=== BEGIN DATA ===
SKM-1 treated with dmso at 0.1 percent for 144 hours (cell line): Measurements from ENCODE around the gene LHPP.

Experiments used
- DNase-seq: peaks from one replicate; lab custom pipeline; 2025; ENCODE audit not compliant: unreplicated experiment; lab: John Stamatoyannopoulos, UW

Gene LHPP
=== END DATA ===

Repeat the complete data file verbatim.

SKM-1 treated with dmso at 0.1 percent for 144 hours (cell line): Measurements from ENCODE around the gene LHPP.

Experiments used
- DNase-seq: peaks from one replicate; lab custom pipeline; 2025; ENCODE audit not compliant: unreplicated experiment; lab: John Stamatoyannopoulos, UW

Gene LHPP